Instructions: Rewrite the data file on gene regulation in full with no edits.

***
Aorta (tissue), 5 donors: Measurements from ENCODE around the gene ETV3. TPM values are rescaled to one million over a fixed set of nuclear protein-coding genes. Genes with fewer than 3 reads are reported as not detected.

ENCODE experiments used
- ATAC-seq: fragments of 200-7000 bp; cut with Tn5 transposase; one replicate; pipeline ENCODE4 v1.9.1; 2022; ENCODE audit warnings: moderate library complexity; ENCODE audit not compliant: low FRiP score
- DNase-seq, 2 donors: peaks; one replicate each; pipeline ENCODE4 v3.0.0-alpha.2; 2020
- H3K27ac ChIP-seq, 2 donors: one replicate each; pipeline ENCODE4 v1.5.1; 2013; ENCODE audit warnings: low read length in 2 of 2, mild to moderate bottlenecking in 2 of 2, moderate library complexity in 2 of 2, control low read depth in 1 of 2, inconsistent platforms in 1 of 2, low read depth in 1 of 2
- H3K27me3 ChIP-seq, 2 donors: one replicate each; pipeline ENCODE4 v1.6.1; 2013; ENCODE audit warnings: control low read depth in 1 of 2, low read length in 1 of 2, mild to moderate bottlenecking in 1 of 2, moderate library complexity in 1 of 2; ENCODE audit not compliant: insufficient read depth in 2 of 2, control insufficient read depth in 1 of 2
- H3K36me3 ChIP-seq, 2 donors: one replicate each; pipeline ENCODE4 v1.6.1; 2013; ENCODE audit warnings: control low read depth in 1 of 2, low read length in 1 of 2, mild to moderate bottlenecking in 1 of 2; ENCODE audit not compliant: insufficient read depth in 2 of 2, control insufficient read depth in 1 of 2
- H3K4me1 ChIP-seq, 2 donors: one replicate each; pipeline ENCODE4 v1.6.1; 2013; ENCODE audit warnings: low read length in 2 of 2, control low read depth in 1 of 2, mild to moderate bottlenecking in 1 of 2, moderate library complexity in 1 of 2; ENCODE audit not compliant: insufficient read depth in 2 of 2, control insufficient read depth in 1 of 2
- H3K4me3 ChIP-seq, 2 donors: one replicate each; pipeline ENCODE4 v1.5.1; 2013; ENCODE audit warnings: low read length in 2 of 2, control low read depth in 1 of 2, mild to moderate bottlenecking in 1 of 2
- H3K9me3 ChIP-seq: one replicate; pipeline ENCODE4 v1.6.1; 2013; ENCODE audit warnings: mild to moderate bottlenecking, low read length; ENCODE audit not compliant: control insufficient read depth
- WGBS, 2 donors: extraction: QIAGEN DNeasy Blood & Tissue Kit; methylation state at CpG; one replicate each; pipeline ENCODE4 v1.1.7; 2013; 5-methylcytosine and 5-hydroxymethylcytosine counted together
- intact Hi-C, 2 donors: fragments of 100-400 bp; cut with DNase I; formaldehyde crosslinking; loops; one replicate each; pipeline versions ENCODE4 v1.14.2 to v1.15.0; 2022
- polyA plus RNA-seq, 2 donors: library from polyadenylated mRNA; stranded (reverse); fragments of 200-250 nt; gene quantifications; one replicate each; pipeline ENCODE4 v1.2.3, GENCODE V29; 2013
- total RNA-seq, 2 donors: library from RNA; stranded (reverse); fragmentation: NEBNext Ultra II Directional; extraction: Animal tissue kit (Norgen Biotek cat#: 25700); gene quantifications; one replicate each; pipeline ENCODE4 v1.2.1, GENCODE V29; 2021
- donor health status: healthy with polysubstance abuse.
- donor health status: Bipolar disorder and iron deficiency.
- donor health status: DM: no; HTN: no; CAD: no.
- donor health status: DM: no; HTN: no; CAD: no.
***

Aorta (tissue), 5 donors: Measurements from ENCODE around the gene ETV3. TPM values are rescaled to one million over a fixed set of nuclear protein-coding genes. Genes with fewer than 3 reads are reported as not detected.

ENCODE experiments used
- ATAC-seq: fragments of 200-7000 bp; cut with Tn5 transposase; one replicate; pipeline ENCODE4 v1.9.1; 2022; ENCODE audit warnings: moderate library complexity; ENCODE audit not compliant: low FRiP score
- DNase-seq, 2 donors: peaks; one replicate each; pipeline ENCODE4 v3.0.0-alpha.2; 2020
- H3K27ac ChIP-seq, 2 donors: one replicate each; pipeline ENCODE4 v1.5.1; 2013; ENCODE audit warnings: low read length in 2 of 2, mild to moderate bottlenecking in 2 of 2, moderate library complexity in 2 of 2, control low read depth in 1 of 2, inconsistent platforms in 1 of 2, low read depth in 1 of 2
- H3K27me3 ChIP-seq, 2 donors: one replicate each; pipeline ENCODE4 v1.6.1; 2013; ENCODE audit warnings: control low read depth in 1 of 2, low read length in 1 of 2, mild to moderate bottlenecking in 1 of 2, moderate library complexity in 1 of 2; ENCODE audit not compliant: insufficient read depth in 2 of 2, control insufficient read depth in 1 of 2
- H3K36me3 ChIP-seq, 2 donors: one replicate each; pipeline ENCODE4 v1.6.1; 2013; ENCODE audit warnings: control low read depth in 1 of 2, low read length in 1 of 2, mild to moderate bottlenecking in 1 of 2; ENCODE audit not compliant: insufficient read depth in 2 of 2, control insufficient read depth in 1 of 2
- H3K4me1 ChIP-seq, 2 donors: one replicate each; pipeline ENCODE4 v1.6.1; 2013; ENCODE audit warnings: low read length in 2 of 2, control low read depth in 1 of 2, mild to moderate bottlenecking in 1 of 2, moderate library complexity in 1 of 2; ENCODE audit not compliant: insufficient read depth in 2 of 2, control insufficient read depth in 1 of 2
- H3K4me3 ChIP-seq, 2 donors: one replicate each; pipeline ENCODE4 v1.5.1; 2013; ENCODE audit warnings: low read length in 2 of 2, control low read depth in 1 of 2, mild to moderate bottlenecking in 1 of 2
- H3K9me3 ChIP-seq: one replicate; pipeline ENCODE4 v1.6.1; 2013; ENCODE audit warnings: mild to moderate bottlenecking, low read length; ENCODE audit not compliant: control insufficient read depth
- WGBS, 2 donors: extraction: QIAGEN DNeasy Blood & Tissue Kit; methylation state at CpG; one replicate each; pipeline ENCODE4 v1.1.7; 2013; 5-methylcytosine and 5-hydroxymethylcytosine counted together
- intact Hi-C, 2 donors: fragments of 100-400 bp; cut with DNase I; formaldehyde crosslinking; loops; one replicate each; pipeline versions ENCODE4 v1.14.2 to v1.15.0; 2022
- polyA plus RNA-seq, 2 donors: library from polyadenylated mRNA; stranded (reverse); fragments of 200-250 nt; gene quantifications; one replicate each; pipeline ENCODE4 v1.2.3, GENCODE V29; 2013
- total RNA-seq, 2 donors: library from RNA; stranded (reverse); fragmentation: NEBNext Ultra II Directional; extraction: Animal tissue kit (Norgen Biotek cat#: 25700); gene quantifications; one replicate each; pipeline ENCODE4 v1.2.1, GENCODE V29; 2021
- donor health status: healthy with polysubstance abuse.
- donor health status: Bipolar disorder and iron deficiency.
- donor health status: DM: no; HTN: no; CAD: no.
- donor health status: DM: no; HTN: no; CAD: no.